When you think about incubators, accelerators and coworking, you’re probably thinking about something new.
But the University City Science Center, which calls itself the largest urban research park in the country, is old and it’s been a part of pushing innovation forward for nearly 50 years.
Mell says the Science Center is certainly not taking credit for the concept, but in many ways the Science Center has served as both an example and as a foundation to a regional technology community by providing physical and educational support to new and established tech companies across their lifespan.
“We have sought to create an environment, from the get go, where people could collaborate and make connections,” Mell said.
But just because the Science Center, as well as its 31 regional shareholders, has had nearly half a century of success promoting technology and entrepreneurship in the region doesn’t mean they’re stuck in their ways. The powerful hub, led by CEO Stephen Tang, has been a major part of real estate development in University City, particularly along the Market Street corridor, and that growth is driven by new interests.
In fact, in the last few years the Science Center has done a lot that’s new — this institution whose reputation was built on life sciences and still hosts its fair share of staid, biomedical operations, is increasingly bringing its power to bear onto the consumer spectrum of technology.
Indeed, if we’re drawing distinctions in the new infrastructure to house innovation here, this strip of shiny buildings on Market Street in University City may have versions of them all, which might help tell the story of the development of the latest layer of the Philadelphia entrepreneurial ecosystem.
First, there’s the community-focused coworking-like Quorum, the most public facing addition to the Science Center’s suite of work spaces for the nearly 8,000 technologists and Science Center staff who work on site.
The renovated 4,500 square-foot space opened under the Quorum brand in fall 2011 and so far it’s already played host to Dreamit Ventures class of startups, plenty of Science Center entrepreneur programming and a steady stream of other events driven by technology, networking and education.
When Technically Philly visited recently, just the coffee machine, the Wifi, and a few modern looking chairs were providing hospitality to crew of young people on computers.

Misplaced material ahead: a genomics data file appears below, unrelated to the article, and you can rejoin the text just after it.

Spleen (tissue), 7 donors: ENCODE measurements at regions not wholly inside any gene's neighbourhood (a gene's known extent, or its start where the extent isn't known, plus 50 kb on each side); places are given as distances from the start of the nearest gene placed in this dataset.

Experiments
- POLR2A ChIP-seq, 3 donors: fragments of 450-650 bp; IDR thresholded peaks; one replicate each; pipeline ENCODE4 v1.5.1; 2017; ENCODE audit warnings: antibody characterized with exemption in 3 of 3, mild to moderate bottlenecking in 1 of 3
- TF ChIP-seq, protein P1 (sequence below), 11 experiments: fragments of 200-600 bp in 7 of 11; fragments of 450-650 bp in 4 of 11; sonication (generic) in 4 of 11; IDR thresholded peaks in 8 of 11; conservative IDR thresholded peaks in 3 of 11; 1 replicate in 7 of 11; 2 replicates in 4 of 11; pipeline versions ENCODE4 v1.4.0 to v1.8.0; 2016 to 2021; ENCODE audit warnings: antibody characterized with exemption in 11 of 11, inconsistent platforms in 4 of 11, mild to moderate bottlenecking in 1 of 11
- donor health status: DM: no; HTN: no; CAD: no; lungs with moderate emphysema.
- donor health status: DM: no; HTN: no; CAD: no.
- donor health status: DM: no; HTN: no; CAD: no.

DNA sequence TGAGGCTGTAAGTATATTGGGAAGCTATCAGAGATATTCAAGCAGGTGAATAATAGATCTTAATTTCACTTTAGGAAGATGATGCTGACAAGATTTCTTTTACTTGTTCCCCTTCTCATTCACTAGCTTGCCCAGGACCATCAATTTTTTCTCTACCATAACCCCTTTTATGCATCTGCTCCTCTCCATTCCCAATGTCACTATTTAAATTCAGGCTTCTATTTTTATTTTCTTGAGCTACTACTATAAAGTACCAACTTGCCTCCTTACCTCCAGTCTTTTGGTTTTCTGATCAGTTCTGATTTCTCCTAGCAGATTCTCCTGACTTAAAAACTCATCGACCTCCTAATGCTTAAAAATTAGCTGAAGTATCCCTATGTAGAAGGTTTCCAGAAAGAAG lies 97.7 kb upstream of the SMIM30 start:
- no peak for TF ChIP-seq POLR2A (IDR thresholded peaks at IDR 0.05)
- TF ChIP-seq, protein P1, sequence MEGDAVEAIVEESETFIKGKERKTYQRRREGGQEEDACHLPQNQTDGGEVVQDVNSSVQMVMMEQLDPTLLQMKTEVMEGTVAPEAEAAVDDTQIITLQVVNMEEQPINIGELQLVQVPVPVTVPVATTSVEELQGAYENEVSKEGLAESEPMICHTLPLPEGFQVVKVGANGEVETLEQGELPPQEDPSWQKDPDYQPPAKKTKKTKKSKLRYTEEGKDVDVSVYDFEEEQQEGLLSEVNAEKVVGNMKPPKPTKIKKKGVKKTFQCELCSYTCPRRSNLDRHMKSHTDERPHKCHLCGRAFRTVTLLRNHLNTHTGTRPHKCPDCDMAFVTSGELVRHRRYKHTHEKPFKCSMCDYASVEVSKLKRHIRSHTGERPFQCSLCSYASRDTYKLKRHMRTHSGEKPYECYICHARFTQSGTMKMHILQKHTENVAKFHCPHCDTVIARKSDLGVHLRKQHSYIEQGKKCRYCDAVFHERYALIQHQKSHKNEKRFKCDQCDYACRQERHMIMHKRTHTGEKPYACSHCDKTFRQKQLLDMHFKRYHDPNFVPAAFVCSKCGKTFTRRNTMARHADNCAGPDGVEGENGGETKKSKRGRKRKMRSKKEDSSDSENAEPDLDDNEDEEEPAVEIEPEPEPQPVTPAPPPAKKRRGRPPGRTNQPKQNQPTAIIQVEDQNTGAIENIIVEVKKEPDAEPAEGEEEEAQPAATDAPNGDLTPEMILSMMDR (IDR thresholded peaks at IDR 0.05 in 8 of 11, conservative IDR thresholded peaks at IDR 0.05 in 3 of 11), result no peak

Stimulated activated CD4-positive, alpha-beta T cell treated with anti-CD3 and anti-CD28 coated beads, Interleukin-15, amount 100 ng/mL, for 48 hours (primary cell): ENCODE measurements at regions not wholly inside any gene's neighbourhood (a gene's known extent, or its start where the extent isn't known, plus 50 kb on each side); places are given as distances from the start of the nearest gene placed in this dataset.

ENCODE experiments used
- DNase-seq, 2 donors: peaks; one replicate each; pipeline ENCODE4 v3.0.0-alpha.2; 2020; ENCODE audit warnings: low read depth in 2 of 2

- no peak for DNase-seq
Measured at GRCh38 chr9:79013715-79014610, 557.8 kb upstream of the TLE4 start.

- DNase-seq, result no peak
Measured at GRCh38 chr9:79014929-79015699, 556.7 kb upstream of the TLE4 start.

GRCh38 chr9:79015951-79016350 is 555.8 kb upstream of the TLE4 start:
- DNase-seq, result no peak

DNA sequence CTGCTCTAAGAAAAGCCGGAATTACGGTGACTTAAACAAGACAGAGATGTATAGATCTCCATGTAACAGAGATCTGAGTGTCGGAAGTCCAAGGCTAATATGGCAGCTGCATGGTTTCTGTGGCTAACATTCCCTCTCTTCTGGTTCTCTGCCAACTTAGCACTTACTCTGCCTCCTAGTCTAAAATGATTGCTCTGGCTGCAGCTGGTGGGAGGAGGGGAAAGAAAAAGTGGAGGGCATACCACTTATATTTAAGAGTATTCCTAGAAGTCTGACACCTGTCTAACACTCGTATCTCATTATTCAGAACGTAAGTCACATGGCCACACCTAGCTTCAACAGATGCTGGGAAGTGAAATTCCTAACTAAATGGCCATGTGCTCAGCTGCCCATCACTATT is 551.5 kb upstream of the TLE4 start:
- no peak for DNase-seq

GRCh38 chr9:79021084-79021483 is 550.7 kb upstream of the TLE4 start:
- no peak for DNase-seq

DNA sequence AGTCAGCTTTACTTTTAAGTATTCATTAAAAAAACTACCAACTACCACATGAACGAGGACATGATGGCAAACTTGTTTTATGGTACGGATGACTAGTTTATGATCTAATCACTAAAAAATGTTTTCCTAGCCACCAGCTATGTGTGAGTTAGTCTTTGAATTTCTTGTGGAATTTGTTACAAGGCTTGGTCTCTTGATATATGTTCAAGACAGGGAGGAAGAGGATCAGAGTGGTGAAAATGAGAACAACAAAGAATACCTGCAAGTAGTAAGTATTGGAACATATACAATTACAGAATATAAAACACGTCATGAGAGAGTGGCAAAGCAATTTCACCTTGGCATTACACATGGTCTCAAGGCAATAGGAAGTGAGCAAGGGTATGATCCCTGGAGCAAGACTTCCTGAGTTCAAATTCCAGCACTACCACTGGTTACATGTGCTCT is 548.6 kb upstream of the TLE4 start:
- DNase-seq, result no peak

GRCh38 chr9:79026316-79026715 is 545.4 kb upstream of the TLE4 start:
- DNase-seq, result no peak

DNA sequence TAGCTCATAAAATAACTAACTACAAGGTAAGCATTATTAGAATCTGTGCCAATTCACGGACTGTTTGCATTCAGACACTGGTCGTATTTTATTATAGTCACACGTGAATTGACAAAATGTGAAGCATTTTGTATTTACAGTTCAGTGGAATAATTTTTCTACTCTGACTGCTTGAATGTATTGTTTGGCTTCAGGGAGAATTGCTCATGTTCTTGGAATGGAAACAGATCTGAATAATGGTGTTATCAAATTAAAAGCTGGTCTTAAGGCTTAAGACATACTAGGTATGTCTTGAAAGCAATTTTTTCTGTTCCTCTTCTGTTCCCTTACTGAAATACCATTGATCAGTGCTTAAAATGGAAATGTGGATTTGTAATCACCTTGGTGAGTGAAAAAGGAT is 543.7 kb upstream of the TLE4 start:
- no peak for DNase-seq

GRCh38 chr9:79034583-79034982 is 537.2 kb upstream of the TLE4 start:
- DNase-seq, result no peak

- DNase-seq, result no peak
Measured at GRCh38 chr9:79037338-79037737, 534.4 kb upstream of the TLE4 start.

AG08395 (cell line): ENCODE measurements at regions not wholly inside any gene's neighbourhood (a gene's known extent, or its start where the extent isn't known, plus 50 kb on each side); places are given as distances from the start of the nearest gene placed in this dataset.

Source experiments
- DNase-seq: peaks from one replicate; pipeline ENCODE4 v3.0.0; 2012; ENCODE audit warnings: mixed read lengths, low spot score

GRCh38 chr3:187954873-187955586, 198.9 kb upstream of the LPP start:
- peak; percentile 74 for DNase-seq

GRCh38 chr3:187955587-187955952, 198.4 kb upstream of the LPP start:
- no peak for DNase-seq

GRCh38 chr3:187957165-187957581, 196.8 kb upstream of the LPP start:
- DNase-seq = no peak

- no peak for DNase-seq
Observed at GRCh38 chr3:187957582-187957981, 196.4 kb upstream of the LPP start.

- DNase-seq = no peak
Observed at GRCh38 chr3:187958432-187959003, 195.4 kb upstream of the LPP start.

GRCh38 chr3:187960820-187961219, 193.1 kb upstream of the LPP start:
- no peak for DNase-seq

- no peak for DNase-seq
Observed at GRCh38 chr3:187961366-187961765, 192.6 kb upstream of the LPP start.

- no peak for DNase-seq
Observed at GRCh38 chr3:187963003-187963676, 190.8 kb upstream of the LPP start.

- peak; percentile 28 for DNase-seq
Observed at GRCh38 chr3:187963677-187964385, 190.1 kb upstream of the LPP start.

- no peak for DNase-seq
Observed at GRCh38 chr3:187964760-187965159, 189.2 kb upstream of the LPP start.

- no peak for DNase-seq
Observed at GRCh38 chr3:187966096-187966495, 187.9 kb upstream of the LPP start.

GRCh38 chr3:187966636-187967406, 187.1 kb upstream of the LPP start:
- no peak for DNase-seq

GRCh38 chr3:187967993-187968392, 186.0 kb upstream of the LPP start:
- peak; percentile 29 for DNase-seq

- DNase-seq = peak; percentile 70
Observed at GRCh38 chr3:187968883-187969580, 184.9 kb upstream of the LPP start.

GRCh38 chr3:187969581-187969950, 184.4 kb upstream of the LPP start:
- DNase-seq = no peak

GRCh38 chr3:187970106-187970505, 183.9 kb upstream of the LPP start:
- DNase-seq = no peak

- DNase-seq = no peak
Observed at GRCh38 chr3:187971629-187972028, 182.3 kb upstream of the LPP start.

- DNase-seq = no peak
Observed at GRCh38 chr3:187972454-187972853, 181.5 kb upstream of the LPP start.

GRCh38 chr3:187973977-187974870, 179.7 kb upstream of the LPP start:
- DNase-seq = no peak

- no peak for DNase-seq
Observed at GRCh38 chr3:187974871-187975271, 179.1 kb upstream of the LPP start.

“Quorum is so hard to describe because it’s a space, it’s programming that exists in the space, as well as a casual networking area,” Mell said. “It’s designed to be a neutral meeting ground for entrepreneur innovators investors researchers.”
Second, there is the more formal grouping of desks, meant to help grow fledgling businesses.
The Port Business Incubator — which houses 30 startups, half in the space across the elevator vestibule from Quorum and half across the street at 3624 Market Street, and includes lab space — has also morphed in recent years.
In fall 2011, the Science Center opened a small colocation space in the far corner of the Port that lives on the 8th floor at 3711 market.
The Bullpen and the conference room across the hall sport the clean, sterile look of fresh drywall. Mell says all nine desks are booked, though when Technically Philly stopped by just one person was working in sunlit space.
Mell says the typical startup consists of just one or two founders who can rent desk space for between $250-$450 per month.
“What the incubator offers is flexibility,” Mell said.”You can come in and get a desk in the bullpen, you can get an office, you can get a lab or any combination thereof.”
There’s little in the way of specific, formal criteria for securing in desk in either the Bullpen or the Port. Instead, acceptance to either coworking space is based on recommendations from others in the tech community, be it from DreamIt as is the case with quite a few Bullpen residents, professors at local universities like Penn and Drexel, or local institutions and agencies like Select Greater Philadelphia, Mell told Technically Philly.